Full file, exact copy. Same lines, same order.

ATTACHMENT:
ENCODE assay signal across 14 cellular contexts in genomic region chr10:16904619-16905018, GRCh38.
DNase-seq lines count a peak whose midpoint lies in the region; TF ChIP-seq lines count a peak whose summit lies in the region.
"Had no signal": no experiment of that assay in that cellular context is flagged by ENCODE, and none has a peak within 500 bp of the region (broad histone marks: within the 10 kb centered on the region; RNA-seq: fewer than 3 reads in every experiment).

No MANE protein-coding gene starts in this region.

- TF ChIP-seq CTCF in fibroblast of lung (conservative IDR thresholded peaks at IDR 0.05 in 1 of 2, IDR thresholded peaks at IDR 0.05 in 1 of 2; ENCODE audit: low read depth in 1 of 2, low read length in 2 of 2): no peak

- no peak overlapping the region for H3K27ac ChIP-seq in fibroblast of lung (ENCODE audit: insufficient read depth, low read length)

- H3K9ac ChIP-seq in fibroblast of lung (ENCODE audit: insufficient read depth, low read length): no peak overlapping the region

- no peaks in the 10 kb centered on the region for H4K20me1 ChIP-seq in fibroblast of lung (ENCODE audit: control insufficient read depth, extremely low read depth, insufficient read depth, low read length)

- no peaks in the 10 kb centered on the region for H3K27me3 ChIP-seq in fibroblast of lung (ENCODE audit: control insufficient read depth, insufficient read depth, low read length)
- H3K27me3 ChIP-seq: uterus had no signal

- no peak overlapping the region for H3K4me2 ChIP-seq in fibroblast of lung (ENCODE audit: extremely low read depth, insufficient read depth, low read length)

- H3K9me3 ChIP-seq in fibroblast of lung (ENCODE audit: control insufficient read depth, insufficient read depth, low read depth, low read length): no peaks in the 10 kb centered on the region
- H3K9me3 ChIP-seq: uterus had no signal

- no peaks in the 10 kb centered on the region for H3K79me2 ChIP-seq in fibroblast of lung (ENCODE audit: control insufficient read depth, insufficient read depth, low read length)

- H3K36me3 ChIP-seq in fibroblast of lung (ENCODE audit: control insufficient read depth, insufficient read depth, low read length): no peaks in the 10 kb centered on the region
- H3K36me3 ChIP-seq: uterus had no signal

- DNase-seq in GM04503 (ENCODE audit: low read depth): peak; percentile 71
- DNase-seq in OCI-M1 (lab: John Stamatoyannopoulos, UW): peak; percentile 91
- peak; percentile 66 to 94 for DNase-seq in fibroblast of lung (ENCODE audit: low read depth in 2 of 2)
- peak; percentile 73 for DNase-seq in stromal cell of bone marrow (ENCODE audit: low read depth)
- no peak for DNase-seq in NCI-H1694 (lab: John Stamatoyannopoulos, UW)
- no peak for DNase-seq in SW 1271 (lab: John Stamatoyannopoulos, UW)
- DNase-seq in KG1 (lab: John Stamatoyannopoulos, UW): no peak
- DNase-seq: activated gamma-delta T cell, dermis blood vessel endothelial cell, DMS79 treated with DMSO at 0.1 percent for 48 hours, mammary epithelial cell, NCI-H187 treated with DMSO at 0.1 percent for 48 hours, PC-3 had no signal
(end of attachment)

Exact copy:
ENCODE assay signal across 14 cellular contexts in genomic region chr10:16904619-16905018, GRCh38.
DNase-seq lines count a peak whose midpoint lies in the region; TF ChIP-seq lines count a peak whose summit lies in the region.
"Had no signal": no experiment of that assay in that cellular context is flagged by ENCODE, and none has a peak within 500 bp of the region (broad histone marks: within the 10 kb centered on the region; RNA-seq: fewer than 3 reads in every experiment).

No MANE protein-coding gene starts in this region.

- TF ChIP-seq CTCF in fibroblast of lung (conservative IDR thresholded peaks at IDR 0.05 in 1 of 2, IDR thresholded peaks at IDR 0.05 in 1 of 2; ENCODE audit: low read depth in 1 of 2, low read length in 2 of 2): no peak

- no peak overlapping the region for H3K27ac ChIP-seq in fibroblast of lung (ENCODE audit: insufficient read depth, low read length)

- H3K9ac ChIP-seq in fibroblast of lung (ENCODE audit: insufficient read depth, low read length): no peak overlapping the region

- no peaks in the 10 kb centered on the region for H4K20me1 ChIP-seq in fibroblast of lung (ENCODE audit: control insufficient read depth, extremely low read depth, insufficient read depth, low read length)

- no peaks in the 10 kb centered on the region for H3K27me3 ChIP-seq in fibroblast of lung (ENCODE audit: control insufficient read depth, insufficient read depth, low read length)
- H3K27me3 ChIP-seq: uterus had no signal

- no peak overlapping the region for H3K4me2 ChIP-seq in fibroblast of lung (ENCODE audit: extremely low read depth, insufficient read depth, low read length)

- H3K9me3 ChIP-seq in fibroblast of lung (ENCODE audit: control insufficient read depth, insufficient read depth, low read depth, low read length): no peaks in the 10 kb centered on the region
- H3K9me3 ChIP-seq: uterus had no signal

- no peaks in the 10 kb centered on the region for H3K79me2 ChIP-seq in fibroblast of lung (ENCODE audit: control insufficient read depth, insufficient read depth, low read length)

- H3K36me3 ChIP-seq in fibroblast of lung (ENCODE audit: control insufficient read depth, insufficient read depth, low read length): no peaks in the 10 kb centered on the region
- H3K36me3 ChIP-seq: uterus had no signal

- DNase-seq in GM04503 (ENCODE audit: low read depth): peak; percentile 71
- DNase-seq in OCI-M1 (lab: John Stamatoyannopoulos, UW): peak; percentile 91
- peak; percentile 66 to 94 for DNase-seq in fibroblast of lung (ENCODE audit: low read depth in 2 of 2)
- peak; percentile 73 for DNase-seq in stromal cell of bone marrow (ENCODE audit: low read depth)
- no peak for DNase-seq in NCI-H1694 (lab: John Stamatoyannopoulos, UW)
- no peak for DNase-seq in SW 1271 (lab: John Stamatoyannopoulos, UW)
- DNase-seq in KG1 (lab: John Stamatoyannopoulos, UW): no peak
- DNase-seq: activated gamma-delta T cell, dermis blood vessel endothelial cell, DMS79 treated with DMSO at 0.1 percent for 48 hours, mammary epithelial cell, NCI-H187 treated with DMSO at 0.1 percent for 48 hours, PC-3 had no signal